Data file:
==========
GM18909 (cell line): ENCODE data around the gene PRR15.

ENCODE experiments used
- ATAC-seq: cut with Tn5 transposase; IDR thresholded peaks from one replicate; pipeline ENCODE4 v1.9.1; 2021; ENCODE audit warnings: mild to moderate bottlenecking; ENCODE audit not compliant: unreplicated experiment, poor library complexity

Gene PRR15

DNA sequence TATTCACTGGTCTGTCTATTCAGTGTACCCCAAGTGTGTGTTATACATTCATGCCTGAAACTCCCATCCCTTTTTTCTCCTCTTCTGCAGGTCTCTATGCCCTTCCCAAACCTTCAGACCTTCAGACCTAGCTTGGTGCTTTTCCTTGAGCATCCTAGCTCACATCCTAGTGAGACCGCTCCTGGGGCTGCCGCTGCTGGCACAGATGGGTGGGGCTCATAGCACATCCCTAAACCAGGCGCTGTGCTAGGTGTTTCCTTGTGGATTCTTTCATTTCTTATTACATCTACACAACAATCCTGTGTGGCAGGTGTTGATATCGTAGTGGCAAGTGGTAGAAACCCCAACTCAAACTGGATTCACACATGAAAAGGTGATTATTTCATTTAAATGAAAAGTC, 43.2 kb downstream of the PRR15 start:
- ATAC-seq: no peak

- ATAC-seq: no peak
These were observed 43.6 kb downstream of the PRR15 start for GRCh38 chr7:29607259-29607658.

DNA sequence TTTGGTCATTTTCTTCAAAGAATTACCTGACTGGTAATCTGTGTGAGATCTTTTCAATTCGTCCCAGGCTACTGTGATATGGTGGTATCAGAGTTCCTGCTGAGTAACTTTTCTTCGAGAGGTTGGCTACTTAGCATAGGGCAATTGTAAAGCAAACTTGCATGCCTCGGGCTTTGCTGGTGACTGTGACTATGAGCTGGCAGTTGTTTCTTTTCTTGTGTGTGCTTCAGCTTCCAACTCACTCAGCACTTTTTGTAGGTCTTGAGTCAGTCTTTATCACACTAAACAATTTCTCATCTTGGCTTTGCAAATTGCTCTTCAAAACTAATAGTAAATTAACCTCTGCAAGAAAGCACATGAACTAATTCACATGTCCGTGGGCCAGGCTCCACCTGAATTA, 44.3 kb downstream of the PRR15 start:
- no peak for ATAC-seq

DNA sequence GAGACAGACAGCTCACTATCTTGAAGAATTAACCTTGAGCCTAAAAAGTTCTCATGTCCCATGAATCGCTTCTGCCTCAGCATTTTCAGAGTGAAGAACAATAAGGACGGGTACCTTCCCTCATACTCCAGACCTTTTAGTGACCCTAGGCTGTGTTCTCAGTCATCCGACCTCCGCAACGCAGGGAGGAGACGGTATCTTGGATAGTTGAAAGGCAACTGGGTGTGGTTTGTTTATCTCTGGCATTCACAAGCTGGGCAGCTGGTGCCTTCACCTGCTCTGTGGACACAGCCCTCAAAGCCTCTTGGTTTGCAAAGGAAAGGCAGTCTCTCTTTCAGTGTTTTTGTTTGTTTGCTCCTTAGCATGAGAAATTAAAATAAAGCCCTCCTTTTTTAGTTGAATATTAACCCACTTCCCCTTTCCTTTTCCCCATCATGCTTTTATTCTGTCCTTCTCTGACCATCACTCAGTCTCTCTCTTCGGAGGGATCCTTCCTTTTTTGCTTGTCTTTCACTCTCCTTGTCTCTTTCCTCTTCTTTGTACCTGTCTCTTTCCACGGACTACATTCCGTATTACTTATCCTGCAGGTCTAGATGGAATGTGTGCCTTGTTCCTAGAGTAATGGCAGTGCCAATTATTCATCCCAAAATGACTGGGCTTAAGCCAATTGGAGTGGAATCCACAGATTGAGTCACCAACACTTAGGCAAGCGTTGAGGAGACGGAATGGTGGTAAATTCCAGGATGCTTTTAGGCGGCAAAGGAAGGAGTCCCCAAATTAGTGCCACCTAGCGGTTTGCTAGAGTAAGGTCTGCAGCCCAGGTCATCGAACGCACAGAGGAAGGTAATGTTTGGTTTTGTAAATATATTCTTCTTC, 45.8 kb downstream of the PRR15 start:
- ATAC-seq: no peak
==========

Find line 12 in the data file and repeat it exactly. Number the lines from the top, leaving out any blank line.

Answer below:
- ATAC-seq: no peak